“What was the highlight of Panama?” In response to everyone who asks this question the answer is: hiking in the cloud forest. I love hiking for views, which is why I always choose to on clear days. But know, I think I am going to start hiking ONLY on days with a chance of low level clouds, in a canopy, in a tropical climate, covered in mosses, flowers and plants that look like they are out of a story book. Does any one know of a place nearby? An Hablya guide, Alvero, and I, hiked up to Cerro Punta. My heart was racing from the steep steps and climbing. I kept thinking the clouds might clear up and we could see the mystical views of the Pacific Ocean and town of Boquete. Turns out, you would have had to tear away layers of clouds to see any of that, and I wouldn’t have it any other way. I have never experienced looking straight out and seeing nothing but clouds. If they could catch me, I would have had more courage to jump into the clouds than I did the in the waters of Los Cangilones de Gualaca. Many people do this hike with out a guide, but I am glad I had one with me! When I took the lead I took a wrong turn, and passed the trail head on the way up. So lucky me, got pulled back in the right direction before venturing into the cloud forest solo. The hike is about six miles and the hihest point you will reach is 6,500 feet. Sturdy shoes are needed, and a tide pen, because you they make get soaked in mud by the time you are coming off Los Quetzals Trail! But a mud, clouds, beautiful scenery…I know I know, enough said, Ill see you there!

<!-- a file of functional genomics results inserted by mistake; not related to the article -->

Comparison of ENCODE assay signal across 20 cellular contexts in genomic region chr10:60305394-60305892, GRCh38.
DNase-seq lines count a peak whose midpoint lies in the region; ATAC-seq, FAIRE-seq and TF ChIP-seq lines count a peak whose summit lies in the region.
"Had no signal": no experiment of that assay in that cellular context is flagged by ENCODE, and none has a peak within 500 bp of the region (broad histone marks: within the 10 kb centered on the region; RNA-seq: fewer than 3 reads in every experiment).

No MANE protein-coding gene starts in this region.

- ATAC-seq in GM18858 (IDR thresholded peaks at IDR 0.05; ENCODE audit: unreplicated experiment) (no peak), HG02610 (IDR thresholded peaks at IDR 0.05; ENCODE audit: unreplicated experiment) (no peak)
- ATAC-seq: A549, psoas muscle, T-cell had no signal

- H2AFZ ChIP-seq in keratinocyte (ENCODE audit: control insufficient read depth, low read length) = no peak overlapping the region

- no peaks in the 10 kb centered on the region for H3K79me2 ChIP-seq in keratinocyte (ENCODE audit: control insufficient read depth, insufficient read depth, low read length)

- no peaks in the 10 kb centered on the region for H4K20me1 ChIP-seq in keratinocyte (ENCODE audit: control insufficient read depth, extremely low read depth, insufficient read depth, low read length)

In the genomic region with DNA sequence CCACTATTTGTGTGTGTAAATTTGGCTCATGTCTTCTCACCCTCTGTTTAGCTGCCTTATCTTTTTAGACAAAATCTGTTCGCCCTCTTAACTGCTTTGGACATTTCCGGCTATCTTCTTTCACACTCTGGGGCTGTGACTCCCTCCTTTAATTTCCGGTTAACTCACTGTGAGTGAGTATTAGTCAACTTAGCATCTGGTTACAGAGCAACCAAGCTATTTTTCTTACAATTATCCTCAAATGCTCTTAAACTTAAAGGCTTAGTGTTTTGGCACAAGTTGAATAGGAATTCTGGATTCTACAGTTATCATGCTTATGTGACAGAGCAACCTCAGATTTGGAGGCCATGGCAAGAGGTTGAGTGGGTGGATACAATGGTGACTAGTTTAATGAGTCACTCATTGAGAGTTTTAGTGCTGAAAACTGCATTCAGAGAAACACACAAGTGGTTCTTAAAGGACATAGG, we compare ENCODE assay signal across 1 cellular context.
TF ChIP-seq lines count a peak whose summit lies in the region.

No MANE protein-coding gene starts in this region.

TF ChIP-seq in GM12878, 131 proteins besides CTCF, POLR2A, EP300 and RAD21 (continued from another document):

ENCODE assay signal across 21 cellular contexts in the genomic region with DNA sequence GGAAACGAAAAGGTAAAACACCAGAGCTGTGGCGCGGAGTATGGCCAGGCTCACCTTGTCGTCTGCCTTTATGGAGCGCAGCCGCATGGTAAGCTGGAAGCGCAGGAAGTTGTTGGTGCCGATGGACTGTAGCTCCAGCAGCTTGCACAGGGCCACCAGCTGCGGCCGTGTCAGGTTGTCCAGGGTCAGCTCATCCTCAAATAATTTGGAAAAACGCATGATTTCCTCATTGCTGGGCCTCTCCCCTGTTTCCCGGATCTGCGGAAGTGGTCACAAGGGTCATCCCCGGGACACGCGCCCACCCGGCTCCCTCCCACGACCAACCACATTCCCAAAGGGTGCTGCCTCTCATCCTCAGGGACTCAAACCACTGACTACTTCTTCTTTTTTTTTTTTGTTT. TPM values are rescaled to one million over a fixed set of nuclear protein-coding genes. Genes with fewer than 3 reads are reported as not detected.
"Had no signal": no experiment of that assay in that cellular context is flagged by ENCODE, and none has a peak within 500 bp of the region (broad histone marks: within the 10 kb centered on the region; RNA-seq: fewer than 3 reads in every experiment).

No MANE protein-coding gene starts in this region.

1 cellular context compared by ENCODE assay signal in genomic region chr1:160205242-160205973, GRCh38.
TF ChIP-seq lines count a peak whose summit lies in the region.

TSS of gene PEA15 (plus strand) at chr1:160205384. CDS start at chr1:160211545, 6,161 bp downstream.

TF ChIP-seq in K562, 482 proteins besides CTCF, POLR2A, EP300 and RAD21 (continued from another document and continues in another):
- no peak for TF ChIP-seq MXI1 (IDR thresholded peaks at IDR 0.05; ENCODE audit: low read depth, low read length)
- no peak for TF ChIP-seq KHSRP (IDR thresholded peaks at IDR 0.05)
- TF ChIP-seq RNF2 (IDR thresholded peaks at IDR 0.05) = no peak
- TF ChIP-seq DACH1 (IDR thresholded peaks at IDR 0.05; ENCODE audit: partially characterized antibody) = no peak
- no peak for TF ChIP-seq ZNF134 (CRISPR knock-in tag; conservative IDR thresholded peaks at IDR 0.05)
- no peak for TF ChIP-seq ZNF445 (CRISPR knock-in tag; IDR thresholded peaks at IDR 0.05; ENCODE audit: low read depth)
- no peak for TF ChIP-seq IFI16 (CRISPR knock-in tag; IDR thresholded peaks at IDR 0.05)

Los Cangilones de Gualaca